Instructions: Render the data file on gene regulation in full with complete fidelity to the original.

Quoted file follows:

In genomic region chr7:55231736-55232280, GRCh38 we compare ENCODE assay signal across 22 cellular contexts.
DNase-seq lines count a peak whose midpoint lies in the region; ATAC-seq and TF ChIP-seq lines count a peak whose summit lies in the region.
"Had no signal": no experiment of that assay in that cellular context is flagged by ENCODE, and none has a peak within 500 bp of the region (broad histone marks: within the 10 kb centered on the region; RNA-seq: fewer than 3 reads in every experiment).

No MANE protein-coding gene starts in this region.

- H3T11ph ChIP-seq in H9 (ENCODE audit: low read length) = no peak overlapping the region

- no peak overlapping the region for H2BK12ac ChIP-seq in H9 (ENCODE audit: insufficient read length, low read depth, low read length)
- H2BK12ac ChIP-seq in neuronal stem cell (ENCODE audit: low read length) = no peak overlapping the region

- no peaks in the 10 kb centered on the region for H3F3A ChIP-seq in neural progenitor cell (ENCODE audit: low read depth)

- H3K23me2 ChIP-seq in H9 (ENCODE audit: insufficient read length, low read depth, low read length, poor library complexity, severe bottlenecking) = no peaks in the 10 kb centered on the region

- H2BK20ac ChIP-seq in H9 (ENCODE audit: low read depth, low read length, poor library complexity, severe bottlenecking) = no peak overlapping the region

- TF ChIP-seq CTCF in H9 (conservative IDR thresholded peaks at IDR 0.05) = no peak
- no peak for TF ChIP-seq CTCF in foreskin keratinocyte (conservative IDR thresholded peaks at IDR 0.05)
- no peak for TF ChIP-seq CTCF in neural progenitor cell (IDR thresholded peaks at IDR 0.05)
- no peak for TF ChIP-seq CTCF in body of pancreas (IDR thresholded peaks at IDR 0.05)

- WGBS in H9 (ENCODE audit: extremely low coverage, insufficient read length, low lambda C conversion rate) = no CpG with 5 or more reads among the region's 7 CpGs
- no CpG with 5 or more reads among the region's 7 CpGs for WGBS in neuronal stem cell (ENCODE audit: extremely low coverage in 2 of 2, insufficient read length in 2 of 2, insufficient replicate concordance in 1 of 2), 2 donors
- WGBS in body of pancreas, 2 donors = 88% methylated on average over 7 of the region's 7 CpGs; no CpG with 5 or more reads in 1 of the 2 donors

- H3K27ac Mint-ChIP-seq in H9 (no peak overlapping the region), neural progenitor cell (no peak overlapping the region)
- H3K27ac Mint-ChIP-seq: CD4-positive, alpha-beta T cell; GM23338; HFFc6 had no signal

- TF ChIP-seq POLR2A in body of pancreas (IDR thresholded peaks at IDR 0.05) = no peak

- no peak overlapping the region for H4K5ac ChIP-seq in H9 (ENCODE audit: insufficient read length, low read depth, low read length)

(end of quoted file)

In genomic region chr7:55231736-55232280, GRCh38 we compare ENCODE assay signal across 22 cellular contexts.
DNase-seq lines count a peak whose midpoint lies in the region; ATAC-seq and TF ChIP-seq lines count a peak whose summit lies in the region.
"Had no signal": no experiment of that assay in that cellular context is flagged by ENCODE, and none has a peak within 500 bp of the region (broad histone marks: within the 10 kb centered on the region; RNA-seq: fewer than 3 reads in every experiment).

No MANE protein-coding gene starts in this region.

- H3T11ph ChIP-seq in H9 (ENCODE audit: low read length) = no peak overlapping the region

- no peak overlapping the region for H2BK12ac ChIP-seq in H9 (ENCODE audit: insufficient read length, low read depth, low read length)
- H2BK12ac ChIP-seq in neuronal stem cell (ENCODE audit: low read length) = no peak overlapping the region

- no peaks in the 10 kb centered on the region for H3F3A ChIP-seq in neural progenitor cell (ENCODE audit: low read depth)

- H3K23me2 ChIP-seq in H9 (ENCODE audit: insufficient read length, low read depth, low read length, poor library complexity, severe bottlenecking) = no peaks in the 10 kb centered on the region

- H2BK20ac ChIP-seq in H9 (ENCODE audit: low read depth, low read length, poor library complexity, severe bottlenecking) = no peak overlapping the region

- TF ChIP-seq CTCF in H9 (conservative IDR thresholded peaks at IDR 0.05) = no peak
- no peak for TF ChIP-seq CTCF in foreskin keratinocyte (conservative IDR thresholded peaks at IDR 0.05)
- no peak for TF ChIP-seq CTCF in neural progenitor cell (IDR thresholded peaks at IDR 0.05)
- no peak for TF ChIP-seq CTCF in body of pancreas (IDR thresholded peaks at IDR 0.05)

- WGBS in H9 (ENCODE audit: extremely low coverage, insufficient read length, low lambda C conversion rate) = no CpG with 5 or more reads among the region's 7 CpGs
- no CpG with 5 or more reads among the region's 7 CpGs for WGBS in neuronal stem cell (ENCODE audit: extremely low coverage in 2 of 2, insufficient read length in 2 of 2, insufficient replicate concordance in 1 of 2), 2 donors
- WGBS in body of pancreas, 2 donors = 88% methylated on average over 7 of the region's 7 CpGs; no CpG with 5 or more reads in 1 of the 2 donors

- H3K27ac Mint-ChIP-seq in H9 (no peak overlapping the region), neural progenitor cell (no peak overlapping the region)
- H3K27ac Mint-ChIP-seq: CD4-positive, alpha-beta T cell; GM23338; HFFc6 had no signal

- TF ChIP-seq POLR2A in body of pancreas (IDR thresholded peaks at IDR 0.05) = no peak

- no peak overlapping the region for H4K5ac ChIP-seq in H9 (ENCODE audit: insufficient read length, low read depth, low read length)